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UNITED STATES DISTRICT COURT NORTHERN DISTRICT OF ILLINOIS EASTERN DIVISION KIFAH MUSTAPHA, Plaintiff, v. JONATHAN E. MONKEN, individually and in his official capacity as Acting Director of Illinois State Police; PATRICK E KEEN, individually and in his official capacity as Deputy Director of Illinois State Police; and ILLINOIS STATE POLICE, Defendants. ) ) ) ) ) ) ) ) ) ) ) ) ) )
No. 10 C 5473 Judge Guzman Magistrate Keys
FEDERAL BUREAU OF INVESTIGATION’S MOTION FOR ENTRY OF A PROTECTIVE ORDER Respondent Federal Bureau of Investigation, by and through Patrick J. Fitzgerald, United States Attorney for the Northern District of Illinois, moves for entry of a protective order precluding disclosure of two documents and testimony from three conversations that are protected by the law enforcement privilege. In support of this motion, the FBI states as follows: 1. According to the complaint in this case, plaintiff Kifah Mustapha, an Arab Muslim
of Middle-Eastern origin, and seven others who were neither Arab, Muslim, nor of Middle-Eastern origin, applied in 2009 for positions as chaplains with the Illinois State Police (“ISP”), and all were initially accepted. Complt. ¶¶ 3-4. Before assuming their chaplain duties, an article was published in January 2010, linking Mustapha to several Islamic organizations and characterizing him as a security threat to the United States. Id. at ¶¶ 16-17. Mustapha alleges that as a result of the article, the ISP conducted a second background check in June 2010 and, based on the results, denied Mustapha the chaplain appointment. Id. at ¶¶ 29-31.
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Based on these allegations, Mustapha brought Title VII and First Amendment claims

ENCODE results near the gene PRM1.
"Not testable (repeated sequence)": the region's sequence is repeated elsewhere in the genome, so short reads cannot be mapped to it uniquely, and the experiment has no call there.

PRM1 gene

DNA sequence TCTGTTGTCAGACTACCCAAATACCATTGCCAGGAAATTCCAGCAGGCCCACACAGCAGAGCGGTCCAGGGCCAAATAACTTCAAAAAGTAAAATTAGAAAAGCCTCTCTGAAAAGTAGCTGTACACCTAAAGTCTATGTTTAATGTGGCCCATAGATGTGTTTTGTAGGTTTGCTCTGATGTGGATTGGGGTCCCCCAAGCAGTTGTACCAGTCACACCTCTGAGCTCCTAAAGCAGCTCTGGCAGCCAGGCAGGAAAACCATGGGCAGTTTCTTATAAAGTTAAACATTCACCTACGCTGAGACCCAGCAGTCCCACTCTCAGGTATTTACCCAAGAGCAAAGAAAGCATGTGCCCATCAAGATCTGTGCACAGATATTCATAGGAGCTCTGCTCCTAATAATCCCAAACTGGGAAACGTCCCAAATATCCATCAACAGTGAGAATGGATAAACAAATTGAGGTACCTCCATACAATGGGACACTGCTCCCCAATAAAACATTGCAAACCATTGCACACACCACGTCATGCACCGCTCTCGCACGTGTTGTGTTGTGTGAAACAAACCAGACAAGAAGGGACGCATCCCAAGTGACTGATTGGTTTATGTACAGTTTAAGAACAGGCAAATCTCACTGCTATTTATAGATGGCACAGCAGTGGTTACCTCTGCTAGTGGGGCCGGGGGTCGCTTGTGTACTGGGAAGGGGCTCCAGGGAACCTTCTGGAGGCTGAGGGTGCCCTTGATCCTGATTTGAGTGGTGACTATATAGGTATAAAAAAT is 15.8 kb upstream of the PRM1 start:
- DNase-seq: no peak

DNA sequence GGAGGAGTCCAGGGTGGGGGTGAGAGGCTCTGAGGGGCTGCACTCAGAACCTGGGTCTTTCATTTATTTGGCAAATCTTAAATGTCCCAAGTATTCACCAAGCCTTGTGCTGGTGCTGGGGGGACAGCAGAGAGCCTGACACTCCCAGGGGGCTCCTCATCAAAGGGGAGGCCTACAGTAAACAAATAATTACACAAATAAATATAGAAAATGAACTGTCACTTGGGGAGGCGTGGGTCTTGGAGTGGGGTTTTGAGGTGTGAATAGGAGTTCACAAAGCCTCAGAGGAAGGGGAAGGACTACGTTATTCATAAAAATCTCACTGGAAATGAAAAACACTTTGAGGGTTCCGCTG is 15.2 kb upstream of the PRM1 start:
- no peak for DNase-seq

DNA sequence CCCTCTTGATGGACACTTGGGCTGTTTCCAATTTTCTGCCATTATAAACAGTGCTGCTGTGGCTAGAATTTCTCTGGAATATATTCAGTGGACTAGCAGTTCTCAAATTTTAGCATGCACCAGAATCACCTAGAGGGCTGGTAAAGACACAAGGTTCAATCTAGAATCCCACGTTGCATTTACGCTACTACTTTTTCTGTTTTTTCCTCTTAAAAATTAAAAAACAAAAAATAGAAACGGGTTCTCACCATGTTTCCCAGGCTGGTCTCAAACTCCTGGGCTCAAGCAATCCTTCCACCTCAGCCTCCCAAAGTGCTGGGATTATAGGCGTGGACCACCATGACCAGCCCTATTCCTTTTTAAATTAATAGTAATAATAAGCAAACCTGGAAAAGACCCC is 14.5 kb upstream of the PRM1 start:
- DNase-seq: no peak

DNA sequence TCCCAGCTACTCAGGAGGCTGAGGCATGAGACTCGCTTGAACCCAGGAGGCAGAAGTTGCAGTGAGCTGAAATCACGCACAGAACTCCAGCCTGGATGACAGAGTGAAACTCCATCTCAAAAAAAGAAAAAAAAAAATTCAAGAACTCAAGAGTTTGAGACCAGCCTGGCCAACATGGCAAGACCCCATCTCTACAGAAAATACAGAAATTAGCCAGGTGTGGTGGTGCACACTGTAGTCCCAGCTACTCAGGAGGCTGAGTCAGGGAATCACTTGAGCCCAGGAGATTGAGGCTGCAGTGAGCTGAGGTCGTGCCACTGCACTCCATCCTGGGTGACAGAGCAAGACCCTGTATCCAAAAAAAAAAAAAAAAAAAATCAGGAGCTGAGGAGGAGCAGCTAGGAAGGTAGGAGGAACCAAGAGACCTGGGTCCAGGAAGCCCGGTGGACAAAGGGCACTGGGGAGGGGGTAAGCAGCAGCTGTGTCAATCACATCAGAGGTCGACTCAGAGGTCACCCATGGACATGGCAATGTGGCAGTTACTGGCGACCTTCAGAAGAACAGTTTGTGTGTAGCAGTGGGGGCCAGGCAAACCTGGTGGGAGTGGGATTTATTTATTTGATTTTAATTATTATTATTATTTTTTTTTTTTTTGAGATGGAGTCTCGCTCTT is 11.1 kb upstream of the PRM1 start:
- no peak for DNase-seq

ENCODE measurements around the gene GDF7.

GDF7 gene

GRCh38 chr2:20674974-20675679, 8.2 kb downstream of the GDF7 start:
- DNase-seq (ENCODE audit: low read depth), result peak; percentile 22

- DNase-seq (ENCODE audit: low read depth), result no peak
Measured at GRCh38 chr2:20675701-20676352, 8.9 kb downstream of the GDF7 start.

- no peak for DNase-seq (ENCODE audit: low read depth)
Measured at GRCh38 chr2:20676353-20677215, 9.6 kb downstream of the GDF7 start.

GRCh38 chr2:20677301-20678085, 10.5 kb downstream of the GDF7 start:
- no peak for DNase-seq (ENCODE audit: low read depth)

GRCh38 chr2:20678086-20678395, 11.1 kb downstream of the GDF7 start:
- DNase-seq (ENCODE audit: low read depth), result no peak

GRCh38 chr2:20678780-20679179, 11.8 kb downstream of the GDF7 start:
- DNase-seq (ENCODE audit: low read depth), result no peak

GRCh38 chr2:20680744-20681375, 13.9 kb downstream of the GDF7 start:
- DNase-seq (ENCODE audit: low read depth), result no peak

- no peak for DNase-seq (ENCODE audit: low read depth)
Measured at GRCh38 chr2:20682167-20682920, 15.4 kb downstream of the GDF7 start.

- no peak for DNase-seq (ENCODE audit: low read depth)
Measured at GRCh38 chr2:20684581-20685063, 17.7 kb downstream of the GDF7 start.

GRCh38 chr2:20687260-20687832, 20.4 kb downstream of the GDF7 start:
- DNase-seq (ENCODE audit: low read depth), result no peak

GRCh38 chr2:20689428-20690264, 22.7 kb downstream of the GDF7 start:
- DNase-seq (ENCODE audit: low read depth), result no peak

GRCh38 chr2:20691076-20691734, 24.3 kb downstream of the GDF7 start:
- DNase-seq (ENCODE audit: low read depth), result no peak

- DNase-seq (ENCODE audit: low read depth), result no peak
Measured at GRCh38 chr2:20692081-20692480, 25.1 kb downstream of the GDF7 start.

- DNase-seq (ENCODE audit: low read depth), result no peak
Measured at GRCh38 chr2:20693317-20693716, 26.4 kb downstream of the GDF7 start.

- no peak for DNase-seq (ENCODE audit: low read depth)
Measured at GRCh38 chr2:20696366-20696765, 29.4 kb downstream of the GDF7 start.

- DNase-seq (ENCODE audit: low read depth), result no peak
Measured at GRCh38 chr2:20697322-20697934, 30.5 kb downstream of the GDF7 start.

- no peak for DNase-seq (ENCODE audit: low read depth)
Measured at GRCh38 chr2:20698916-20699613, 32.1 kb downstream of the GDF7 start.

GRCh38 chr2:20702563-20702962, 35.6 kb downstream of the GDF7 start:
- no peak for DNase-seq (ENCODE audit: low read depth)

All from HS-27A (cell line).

against the ISP and its two top officers for refusing to appoint him to the chaplain position. Mustapha claims that defendants’ decision was based upon his race, national origin, religion, and association with Islamic organizations, not because ISP believed he was a security threat to the United States. 3. The parties have engaged in written discovery, but have not yet taken depositions.1
As part of his document request to ISP, Mustapha seeks all documents relating to ISP’s background check of Mustapha. ISP has identified two documents on its privilege log that it refused to produce: (1) Criminal History Report for Kifah A. Mustapha (Bates 285-291); and (2) Intelligence Contribution Report for Kifah A. Mustapha (Bates 491-499).2 In its written response objecting to production of these two documents, ISP stated that the documents: [c]ontain information obtained from databases maintained by the federal and state governments. Disclosure of such criminal history information would violate an agreement with federal agencies that maintain the databases and could result in the Illinois State Police’s loss of access to the database. See 28 C.F.R. 20.33(b). Unauthorized disclosure of such information also may subject the individual making the disclosure to civil or criminal penalty. See 28 C.F.R. 20.21(c)(2); 28 C.F.R. 20.25; 20 ILCS 2630/7.
Mustapha has also issued a subpoena to the FBI seeking documents relating to an FBI background investigation of Mustapha done prior to his acceptance onto the FBI’s Citizens’ Academy in 2010. The FBI objected to disclosure of certain responsive documents based on the law enforcement privilege, and Mustapha moved to compel. This motion is fully brief, awaiting disposition. The information in this motion is limited to that which has been publicly disclosed or may be reasonably inferred by the public from such disclosures. This memorandum should be read in conjunction with the FBI’s separate, ex parte, under-seal declaration, filed contemporaneously herewith. The Criminal History Report and the Intelligence Contribution Report are attached to this declaration as Exhibits A and B, respectively. 2
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ISP counsel has also identified several law enforcement conversations between ISP